From candlelit restaurants to cozy ski lodges, here’s where singles should not be on the most romantic day of the year.
It takes a hardened solo traveler not to wince at giddy twosomes reveling in the romance of travel—lovers smooching in the shadow of the Eiffel Tower, giggling on a chairlift, or holding hands across an airplane aisle—especially on Valentine’s Day. Single and not in the mood for love this February 14th?No worries—it’s entirely possible to get around on the red-letter day without tripping over adoring couples.
The key to this strategy?Planning ahead. Robert Kelley, a 30-year-old single management consultant from New York, recalled being on a business trip over Valentine’s Day and sitting down to a candlelight dinner—with coworkers. “I don’t think we realized what day it was,” he says. As he watched the couples around him, he thought, “I’m never going to meet somebody if I’m sitting here with my work colleagues.”
Restaurants aren’t the only potentially isolating spots. “I found the Bahamas to be a wedding/romance conveyor belt,” says 30-something Maryland resident Patricia Legler. “Every morning we saw flowers on the hotel gazebos—slightly recycled.” And Legler is married. So you can only imagine the irritation of singles when encountering the saccharine, the kitschy, or the overly sentimental.
“I was happy for my friend when we were in Paris together and her boyfriend decided to join her,” says 31-year-old Brooklyn resident Britt Carlson, who usually relishes her single status in the city. “But after dinner, they’d want to go back to the hotel to be alone—and I’d want to go out.”
One solution?Cut couples out of the picture altogether. “Adventure holidays for singles are big,” says Diane Redfern, founder of Connecting: Solo Travel Network, a resource for people traveling by themselves. “With something like weekend cycling or hiking, people can join in on an activity and it takes the focus off of finding a mate.” Some tour operators, like iExplore and Singles Travel International, offer no-single-supplement deals, meaning that solo guests don’t have to pay extra—as they once would have had to—for staying in a double-occupancy room.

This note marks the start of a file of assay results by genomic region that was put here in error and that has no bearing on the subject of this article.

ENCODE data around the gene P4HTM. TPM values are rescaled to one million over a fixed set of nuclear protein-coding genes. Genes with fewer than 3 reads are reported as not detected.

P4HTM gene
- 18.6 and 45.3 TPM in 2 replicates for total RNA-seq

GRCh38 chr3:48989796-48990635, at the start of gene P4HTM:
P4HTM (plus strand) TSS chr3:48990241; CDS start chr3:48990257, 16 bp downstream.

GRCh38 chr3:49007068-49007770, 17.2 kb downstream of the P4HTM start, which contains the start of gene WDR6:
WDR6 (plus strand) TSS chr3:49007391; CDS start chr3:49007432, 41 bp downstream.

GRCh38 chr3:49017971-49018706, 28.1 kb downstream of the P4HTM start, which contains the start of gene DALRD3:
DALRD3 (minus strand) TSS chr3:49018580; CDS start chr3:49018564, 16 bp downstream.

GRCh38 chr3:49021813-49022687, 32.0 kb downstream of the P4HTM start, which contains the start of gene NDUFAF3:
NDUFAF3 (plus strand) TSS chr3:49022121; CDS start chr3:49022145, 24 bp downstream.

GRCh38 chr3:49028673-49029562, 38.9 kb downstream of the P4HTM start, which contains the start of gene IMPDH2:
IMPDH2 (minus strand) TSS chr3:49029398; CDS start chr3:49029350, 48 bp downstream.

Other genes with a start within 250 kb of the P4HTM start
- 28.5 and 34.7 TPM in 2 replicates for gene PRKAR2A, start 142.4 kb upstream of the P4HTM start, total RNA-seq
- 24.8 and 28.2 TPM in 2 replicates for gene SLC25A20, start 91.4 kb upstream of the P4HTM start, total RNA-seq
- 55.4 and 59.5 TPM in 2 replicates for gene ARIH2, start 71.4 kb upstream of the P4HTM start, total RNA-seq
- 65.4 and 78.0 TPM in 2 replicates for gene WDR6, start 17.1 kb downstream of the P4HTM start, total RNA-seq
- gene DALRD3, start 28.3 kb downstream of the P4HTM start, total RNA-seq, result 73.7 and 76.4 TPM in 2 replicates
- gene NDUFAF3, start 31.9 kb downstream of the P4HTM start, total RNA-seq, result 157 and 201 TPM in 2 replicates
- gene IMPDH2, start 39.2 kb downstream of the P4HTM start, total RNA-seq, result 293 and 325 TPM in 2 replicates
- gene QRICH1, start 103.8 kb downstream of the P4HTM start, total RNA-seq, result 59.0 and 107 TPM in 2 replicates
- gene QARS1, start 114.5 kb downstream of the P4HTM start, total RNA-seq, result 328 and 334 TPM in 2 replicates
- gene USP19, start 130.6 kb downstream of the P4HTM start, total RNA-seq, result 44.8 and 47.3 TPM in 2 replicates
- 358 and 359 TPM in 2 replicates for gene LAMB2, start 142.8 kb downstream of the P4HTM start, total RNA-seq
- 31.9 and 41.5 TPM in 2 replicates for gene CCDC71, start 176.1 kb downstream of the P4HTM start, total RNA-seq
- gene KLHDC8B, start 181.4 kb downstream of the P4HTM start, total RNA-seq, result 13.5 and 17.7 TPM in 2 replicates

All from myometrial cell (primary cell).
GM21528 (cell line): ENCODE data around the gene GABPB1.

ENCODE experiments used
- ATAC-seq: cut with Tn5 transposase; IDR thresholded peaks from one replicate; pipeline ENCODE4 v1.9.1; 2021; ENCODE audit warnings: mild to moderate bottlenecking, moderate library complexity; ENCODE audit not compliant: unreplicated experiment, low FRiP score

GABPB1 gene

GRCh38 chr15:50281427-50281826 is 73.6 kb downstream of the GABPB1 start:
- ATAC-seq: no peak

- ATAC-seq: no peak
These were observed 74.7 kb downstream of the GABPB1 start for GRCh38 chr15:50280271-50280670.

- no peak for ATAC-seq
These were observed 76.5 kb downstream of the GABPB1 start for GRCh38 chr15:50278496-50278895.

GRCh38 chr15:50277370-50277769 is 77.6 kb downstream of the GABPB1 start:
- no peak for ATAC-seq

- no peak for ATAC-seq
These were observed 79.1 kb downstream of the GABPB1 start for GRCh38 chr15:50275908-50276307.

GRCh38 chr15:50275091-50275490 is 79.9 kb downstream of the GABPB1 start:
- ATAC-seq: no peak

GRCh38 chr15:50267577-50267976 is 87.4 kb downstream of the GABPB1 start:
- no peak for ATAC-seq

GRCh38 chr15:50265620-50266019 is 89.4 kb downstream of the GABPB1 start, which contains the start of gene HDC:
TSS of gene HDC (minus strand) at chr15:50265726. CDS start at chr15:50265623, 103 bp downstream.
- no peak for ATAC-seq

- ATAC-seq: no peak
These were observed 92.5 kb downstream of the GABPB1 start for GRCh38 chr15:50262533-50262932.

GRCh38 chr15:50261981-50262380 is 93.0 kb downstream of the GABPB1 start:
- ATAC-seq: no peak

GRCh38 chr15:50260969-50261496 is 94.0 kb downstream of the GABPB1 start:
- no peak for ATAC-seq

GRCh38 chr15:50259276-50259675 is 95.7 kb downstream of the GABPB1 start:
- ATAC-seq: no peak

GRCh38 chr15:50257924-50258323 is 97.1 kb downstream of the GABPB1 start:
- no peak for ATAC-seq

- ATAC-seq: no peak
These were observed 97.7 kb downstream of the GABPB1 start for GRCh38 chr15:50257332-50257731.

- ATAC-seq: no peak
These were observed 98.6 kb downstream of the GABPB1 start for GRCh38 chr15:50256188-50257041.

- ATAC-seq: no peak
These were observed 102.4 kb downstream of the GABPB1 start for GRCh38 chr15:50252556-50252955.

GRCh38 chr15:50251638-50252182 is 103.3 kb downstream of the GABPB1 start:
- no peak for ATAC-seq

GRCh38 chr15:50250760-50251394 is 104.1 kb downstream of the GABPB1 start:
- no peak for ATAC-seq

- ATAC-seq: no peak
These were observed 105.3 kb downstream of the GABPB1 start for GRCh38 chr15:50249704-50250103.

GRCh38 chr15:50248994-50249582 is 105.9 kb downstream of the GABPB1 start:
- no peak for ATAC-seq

Despite what Redfern says is the increasing popularity of traveling solo, perhaps we’re all more uncomfortable by ourselves than we thought?According to the U.S. Travel Association, although 21.8 percent of travelers are single, only 11 percent of the population travels alone (meaning one person by themselves). At the very least, most of us wish to escape the kissy-kissy hordes.
And yet sometimes, despite the best-laid plans, evasion is fruitless. “I was on a flight recently and a couple actually held hands across the aisle for at least the first hour of the trip,” says New York City resident Petra Guglielmetti. “They grudgingly unclasped their handhold to let flight attendants through.”
So, ignore the pair snogging on the train, groping in the plaza, and spoon-feeding each other over the rustic little table—and enjoy a great getaway for one!
A cozy Teton slope-side bar usually packed with sexy cowboys.
This trendy watering hole located down a small side street can be tough to get into. Prominently featured in the film 101 Reyjkavik, Kaffibarinn has been deemed (unofficially) one of the world's coolest bars. It's a laid-back spot occupying an intimate candle-lit space with glossy style magazines on the walls and well-utilized Wi-Fi access. (Locals are often on their laptops during the day.) The mostly techno music is loud at night, and the menu is traditional bar fare. A broad selection of Icelandic beers is served, along with potent local cocktails.
Although chilly outside, it’s still hot (after eight years) inside this supernova nightclub with a spacious stage, where a galaxy of gorgeous carousers can make live videos of themselves.
Within walking distance of Amsterdam’s central station train depot, AmsterBike is conveniently located with options for product rental or full tours. Bicycles, electric bikes, and scooters are all available for rent, with rates ranging from three hours to one day to a full week. Tours can be arranged individually or in a group, with varied destinations at renowned museums like the Hermitage and the Zaans. Intricate tours of interest involving modern architecture, historical sites, and the Dutch landscape can also be organized. As an alternative, bikes can be delivered within most of the Amsterdam vicinity.
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Coffeehouse by day and lounge by night, Halcyon stands on the corner of Fourth and Lavaca Streets, at the center of the Warehouse District. The high-ceilinged interior is designed with exposed brick, hardwood floors, eclectic artwork, and plenty of plush couches, with additional seating available outside on the front patio. Daytime specialties include grilled panini such as the turkey brie, and well-crafted coffee drinks served with a side of animal crackers. In the evening, Halcyon’s famous tableside s’mores are paired with inventive cocktails like the Long Island Iced Coffee. The lounge also hosts live music on Monday and Wednesday nights.